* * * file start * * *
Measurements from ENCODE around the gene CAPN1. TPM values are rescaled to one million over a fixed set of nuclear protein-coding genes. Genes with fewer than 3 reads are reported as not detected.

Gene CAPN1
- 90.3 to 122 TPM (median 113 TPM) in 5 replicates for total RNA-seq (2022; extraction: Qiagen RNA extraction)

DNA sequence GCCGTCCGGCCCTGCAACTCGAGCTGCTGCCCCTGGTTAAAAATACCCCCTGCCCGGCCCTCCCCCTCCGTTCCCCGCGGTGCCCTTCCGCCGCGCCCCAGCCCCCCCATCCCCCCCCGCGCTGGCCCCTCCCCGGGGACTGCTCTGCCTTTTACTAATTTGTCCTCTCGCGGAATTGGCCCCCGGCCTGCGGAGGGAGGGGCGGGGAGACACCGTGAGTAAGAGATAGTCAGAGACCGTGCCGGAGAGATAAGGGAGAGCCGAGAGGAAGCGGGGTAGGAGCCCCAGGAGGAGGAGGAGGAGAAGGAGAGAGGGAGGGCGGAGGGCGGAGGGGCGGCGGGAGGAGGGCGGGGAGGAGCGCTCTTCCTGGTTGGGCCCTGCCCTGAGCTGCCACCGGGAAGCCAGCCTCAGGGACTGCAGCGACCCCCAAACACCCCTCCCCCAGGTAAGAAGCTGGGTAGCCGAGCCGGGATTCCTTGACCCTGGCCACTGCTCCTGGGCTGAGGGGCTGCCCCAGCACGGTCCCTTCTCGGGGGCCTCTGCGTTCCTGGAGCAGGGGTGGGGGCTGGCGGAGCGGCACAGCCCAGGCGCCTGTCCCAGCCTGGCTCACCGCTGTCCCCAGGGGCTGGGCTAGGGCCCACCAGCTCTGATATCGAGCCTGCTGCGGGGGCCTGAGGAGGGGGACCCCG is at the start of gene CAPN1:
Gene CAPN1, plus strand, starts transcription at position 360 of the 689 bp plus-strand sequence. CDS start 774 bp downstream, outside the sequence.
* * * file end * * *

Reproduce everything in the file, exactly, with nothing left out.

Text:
Measurements from ENCODE around the gene CAPN1. TPM values are rescaled to one million over a fixed set of nuclear protein-coding genes. Genes with fewer than 3 reads are reported as not detected.

Gene CAPN1
- 90.3 to 122 TPM (median 113 TPM) in 5 replicates for total RNA-seq (2022; extraction: Qiagen RNA extraction)

DNA sequence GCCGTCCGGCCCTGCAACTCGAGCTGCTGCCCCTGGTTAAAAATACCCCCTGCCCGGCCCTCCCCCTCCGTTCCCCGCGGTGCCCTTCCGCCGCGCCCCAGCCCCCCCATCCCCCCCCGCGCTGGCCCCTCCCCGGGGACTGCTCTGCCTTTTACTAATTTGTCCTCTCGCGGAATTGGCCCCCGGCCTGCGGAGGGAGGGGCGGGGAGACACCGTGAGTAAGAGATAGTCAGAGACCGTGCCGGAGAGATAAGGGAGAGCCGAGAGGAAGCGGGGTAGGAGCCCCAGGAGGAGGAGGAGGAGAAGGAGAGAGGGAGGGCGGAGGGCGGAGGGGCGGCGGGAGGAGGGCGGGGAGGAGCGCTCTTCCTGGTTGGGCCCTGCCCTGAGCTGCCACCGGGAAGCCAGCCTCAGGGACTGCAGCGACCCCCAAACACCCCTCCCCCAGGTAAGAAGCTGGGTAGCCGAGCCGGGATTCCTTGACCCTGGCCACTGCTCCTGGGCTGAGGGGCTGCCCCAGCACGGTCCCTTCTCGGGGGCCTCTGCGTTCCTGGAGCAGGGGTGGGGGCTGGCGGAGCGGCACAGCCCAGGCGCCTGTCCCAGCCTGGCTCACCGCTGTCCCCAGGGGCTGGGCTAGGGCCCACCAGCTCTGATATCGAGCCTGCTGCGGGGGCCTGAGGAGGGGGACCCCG is at the start of gene CAPN1:
Gene CAPN1, plus strand, starts transcription at position 360 of the 689 bp plus-strand sequence. CDS start 774 bp downstream, outside the sequence.